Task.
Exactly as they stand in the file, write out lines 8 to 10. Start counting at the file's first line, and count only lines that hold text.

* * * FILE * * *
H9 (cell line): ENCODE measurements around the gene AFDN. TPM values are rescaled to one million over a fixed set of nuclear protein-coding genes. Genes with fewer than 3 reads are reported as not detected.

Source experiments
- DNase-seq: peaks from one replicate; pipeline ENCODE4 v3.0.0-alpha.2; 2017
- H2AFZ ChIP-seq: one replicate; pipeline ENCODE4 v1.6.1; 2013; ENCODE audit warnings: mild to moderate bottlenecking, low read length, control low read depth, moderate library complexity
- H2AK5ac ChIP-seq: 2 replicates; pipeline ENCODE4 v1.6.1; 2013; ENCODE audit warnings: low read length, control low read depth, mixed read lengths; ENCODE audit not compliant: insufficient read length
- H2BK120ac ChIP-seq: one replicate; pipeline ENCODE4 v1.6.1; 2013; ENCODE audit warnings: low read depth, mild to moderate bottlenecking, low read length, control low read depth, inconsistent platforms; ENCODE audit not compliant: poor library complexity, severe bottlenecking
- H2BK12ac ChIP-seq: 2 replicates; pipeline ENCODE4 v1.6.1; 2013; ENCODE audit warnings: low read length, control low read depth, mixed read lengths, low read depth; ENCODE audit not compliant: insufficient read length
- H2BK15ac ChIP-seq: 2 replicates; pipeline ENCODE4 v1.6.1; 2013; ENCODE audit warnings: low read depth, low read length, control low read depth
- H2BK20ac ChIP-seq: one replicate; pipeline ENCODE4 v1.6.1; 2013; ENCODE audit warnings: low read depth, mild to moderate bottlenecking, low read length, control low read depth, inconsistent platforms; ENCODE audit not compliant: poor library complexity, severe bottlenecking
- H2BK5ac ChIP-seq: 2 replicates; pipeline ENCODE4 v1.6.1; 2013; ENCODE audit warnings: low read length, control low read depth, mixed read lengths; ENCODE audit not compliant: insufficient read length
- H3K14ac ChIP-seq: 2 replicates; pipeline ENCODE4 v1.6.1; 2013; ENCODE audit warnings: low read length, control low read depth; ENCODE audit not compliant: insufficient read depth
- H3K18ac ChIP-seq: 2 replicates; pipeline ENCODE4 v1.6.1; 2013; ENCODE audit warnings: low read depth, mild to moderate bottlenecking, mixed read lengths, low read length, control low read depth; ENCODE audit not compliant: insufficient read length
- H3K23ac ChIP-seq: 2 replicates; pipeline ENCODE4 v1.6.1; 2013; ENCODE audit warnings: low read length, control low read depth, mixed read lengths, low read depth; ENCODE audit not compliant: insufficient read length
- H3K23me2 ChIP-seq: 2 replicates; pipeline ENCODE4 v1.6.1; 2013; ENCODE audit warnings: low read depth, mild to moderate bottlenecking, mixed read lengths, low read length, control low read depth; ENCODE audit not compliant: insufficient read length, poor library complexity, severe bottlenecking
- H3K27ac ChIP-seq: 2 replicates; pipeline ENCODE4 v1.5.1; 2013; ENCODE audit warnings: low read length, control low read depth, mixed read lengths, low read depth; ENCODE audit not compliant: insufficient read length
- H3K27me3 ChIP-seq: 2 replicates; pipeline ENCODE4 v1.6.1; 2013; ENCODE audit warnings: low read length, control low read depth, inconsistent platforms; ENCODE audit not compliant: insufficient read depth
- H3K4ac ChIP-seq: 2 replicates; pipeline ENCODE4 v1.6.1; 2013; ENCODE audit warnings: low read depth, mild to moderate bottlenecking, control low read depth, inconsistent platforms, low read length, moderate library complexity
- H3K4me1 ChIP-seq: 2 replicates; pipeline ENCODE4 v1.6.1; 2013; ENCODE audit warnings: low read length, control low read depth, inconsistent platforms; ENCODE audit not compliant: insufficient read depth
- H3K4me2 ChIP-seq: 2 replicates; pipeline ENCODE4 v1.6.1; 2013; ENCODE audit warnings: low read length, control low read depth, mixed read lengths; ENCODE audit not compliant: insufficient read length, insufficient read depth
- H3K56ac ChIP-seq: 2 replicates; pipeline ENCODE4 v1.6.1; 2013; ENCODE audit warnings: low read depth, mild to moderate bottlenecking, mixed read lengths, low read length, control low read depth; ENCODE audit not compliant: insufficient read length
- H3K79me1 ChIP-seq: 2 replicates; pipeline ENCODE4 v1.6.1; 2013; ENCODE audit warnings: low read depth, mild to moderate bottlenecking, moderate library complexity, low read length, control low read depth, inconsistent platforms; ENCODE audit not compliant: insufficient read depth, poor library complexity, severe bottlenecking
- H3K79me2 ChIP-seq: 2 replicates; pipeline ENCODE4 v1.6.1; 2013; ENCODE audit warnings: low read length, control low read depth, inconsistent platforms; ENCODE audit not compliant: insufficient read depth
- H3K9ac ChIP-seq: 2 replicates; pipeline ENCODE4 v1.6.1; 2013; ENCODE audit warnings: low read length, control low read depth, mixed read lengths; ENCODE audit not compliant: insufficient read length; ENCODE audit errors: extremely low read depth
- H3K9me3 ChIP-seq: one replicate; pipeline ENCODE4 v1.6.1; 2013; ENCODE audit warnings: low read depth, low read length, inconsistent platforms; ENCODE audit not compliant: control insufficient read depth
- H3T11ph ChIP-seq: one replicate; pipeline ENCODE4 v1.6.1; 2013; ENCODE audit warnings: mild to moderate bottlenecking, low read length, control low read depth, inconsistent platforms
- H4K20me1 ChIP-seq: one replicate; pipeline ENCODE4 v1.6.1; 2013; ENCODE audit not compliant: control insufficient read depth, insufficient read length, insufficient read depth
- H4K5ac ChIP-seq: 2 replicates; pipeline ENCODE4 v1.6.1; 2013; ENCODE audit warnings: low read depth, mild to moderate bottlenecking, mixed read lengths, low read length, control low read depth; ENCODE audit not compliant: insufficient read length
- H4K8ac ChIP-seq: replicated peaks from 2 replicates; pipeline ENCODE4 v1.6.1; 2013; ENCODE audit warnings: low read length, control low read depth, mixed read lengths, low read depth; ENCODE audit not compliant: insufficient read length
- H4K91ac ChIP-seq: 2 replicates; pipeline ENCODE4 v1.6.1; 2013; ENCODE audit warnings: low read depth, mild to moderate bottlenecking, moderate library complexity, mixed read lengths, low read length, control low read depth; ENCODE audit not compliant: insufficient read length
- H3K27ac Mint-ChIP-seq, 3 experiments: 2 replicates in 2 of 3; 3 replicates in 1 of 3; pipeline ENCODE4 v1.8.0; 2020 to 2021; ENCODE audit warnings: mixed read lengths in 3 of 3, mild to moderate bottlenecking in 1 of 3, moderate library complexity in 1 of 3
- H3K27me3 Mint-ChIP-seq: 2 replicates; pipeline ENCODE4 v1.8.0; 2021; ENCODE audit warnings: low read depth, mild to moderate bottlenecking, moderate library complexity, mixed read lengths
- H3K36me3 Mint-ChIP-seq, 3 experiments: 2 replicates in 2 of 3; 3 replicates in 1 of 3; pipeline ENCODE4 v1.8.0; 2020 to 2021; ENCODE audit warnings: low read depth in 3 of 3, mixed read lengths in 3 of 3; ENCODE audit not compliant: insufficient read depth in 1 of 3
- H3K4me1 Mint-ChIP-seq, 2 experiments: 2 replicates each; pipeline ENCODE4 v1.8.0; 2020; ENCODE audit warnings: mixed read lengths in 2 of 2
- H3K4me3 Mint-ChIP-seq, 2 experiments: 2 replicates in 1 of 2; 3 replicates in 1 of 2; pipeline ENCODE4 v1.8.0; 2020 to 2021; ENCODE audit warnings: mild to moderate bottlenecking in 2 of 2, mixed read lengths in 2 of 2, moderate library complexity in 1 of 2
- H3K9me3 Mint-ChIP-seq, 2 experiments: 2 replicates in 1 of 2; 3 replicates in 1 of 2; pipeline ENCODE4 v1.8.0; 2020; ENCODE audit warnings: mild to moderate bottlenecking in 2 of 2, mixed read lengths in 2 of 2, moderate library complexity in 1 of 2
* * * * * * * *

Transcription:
- H2BK15ac ChIP-seq: 2 replicates; pipeline ENCODE4 v1.6.1; 2013; ENCODE audit warnings: low read depth, low read length, control low read depth
- H2BK20ac ChIP-seq: one replicate; pipeline ENCODE4 v1.6.1; 2013; ENCODE audit warnings: low read depth, mild to moderate bottlenecking, low read length, control low read depth, inconsistent platforms; ENCODE audit not compliant: poor library complexity, severe bottlenecking
- H2BK5ac ChIP-seq: 2 replicates; pipeline ENCODE4 v1.6.1; 2013; ENCODE audit warnings: low read length, control low read depth, mixed read lengths; ENCODE audit not compliant: insufficient read length